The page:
Operating Systems and File Systems DOS MS-DOS PC-DOS

Operating Systems and their File Systems

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If you have been involved with computers and their operating systems for any length of time, since maybe 1995 or so, then you probably recognize the abbreviation “DOS“. The first operating system used on the earliest of the IBM small computers was referred to as the Disk Operating System, hence the abbreviation. If you’re a rather recent computer user, then you may not recognize DOS at all. At one time DOS was used on nearly every small computer in production. This may change though as the industry transitions from DOS based operating systems to more popular operating systems such as Windows® and Linux®. Although DOS is still around today in varying forms, Microsoft’s version of DOS is the most common, referred to as MS-DOS®, which was originally developed in 1981. For a relatively short period of time, the IBM Corporation was producing a competing product referred to as PC-DOS®, and there are other forms of DOS available, such as DR-DOS®. Instead of getting into the nuances of each and every version of DOS from all of the various developers, we’re going to stay with IBM’s DOS, MS-DOS® and where necessary, PC-DOS®.

As the name implies, the integral part of the DOS operating system are disks. The FAT file system has been an essential component of DOS from the very beginning. It uses various versions of FAT for managing files, and each version of FAT is supported by its own version of DOS, as follows:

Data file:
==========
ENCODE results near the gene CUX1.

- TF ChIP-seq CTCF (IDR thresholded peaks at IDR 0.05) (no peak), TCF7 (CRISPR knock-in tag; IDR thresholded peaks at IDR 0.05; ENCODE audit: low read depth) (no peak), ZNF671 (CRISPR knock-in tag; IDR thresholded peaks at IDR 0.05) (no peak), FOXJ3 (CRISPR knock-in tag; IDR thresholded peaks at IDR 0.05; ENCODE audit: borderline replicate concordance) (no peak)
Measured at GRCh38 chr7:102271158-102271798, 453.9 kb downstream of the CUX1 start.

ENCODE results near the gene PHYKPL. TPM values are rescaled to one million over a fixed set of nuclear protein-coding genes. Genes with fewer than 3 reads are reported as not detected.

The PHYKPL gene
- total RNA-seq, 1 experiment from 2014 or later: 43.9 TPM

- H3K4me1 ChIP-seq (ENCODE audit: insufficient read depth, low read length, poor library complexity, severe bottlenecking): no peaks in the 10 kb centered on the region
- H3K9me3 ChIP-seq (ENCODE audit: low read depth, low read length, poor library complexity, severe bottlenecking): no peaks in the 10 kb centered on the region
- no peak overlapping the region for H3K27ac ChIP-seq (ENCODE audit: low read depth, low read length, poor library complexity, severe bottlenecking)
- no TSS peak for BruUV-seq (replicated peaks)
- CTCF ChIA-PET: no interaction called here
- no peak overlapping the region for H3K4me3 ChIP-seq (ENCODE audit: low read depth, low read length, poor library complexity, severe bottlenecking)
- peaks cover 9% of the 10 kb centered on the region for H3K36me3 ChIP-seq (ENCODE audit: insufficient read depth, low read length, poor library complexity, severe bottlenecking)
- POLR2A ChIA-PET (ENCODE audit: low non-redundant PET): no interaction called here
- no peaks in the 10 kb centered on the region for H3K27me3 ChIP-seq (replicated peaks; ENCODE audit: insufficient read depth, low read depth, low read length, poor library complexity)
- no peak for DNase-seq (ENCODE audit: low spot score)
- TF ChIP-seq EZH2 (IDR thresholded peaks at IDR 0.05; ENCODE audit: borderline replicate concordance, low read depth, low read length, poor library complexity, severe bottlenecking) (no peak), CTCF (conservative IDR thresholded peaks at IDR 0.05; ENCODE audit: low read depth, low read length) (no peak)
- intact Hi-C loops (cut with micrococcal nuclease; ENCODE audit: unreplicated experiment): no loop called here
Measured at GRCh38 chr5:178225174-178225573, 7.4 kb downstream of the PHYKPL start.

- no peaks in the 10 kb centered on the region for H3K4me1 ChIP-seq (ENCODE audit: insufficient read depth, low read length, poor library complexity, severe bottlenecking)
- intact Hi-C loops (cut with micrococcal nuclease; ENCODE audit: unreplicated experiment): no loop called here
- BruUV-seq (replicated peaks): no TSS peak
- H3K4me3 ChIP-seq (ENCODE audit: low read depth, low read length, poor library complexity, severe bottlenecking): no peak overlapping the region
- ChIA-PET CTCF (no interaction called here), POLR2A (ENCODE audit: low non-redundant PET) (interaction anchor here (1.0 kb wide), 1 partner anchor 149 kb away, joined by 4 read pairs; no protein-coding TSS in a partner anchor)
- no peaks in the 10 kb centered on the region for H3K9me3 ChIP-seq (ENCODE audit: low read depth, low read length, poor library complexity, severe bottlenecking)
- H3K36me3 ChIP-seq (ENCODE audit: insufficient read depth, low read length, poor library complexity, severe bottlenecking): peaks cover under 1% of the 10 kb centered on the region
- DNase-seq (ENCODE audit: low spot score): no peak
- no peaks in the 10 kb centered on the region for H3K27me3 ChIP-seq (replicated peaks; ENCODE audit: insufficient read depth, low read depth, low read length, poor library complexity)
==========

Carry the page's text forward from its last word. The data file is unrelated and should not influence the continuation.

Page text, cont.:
• DOS 1.x and 2.x: This version of DOS supports only the FAT 12 file system, which is primarily used today for floppy disks.
  • DOS 3.x through 6.x: DOS versions 3.x through 6.x are the most common versions found on older legacy computers that are (were) running either DOS only or Windows® 3.x. Versions 5.x and 6.x were the most popular versions, with millions upon millions of copies having been sold. Versions 3.x through 6.x support FAT 12 as well as FAT 16, with FAT 16 becoming the file system standard as it is today.
  • DOS 7.0: MS-DOS® version 6.22 was the last standalone version sold by Microsoft. After version 6.22, all other versions were sold as the foundation (of sorts) of other operating systems, such as Windows® 9x/ME. The first of these was MS-DOS 7.0, which ran underneath the first Windows® 95 version (95A). It supported FAT 12, FAT 16 and VFAT, the enhanced version of FAT that included support for long file names. Although Microsoft made every effort to convince users that Windows® ME was free of MS-DOS®, in truth it was not.
  • DOS 7.1 and later: These versions were the foundation for Windows® 95 versions beginning with Windows® 95 OEM Service Release 2 (Windows 95B) and later. These versions continued to support FAT 12, FAT 16, VFAT as well as FAT 32.

When FAT 32 support made its first appearance in the second release of Windows® 95 there was considerable confusion on the part of users, made worse by the fact that later versions of Windows® that supported FAT 32 were not officially sold to the general public. As we discuss Microsoft’s Windows 95 versions, A, 95B and 95C, we’ll cover this issue more in depth. If you recall Microsoft’s advertising surrounding the last release of Windows® 98 and then Windows ME, you’ll see that they desperately wanted people to believe that Windows® 98 and Windows® ME did not run on an old DOS platform.

Choose a platform from the list below to advance this discussion.

Notice: Windows® 95, Windows® 98, Windows® NT, Windows® 2000, Windows® XP and Microsoft® Office are registered trademarks or trademarks of the Microsoft Corporation.

All other trademarks are the property of their respective owners.

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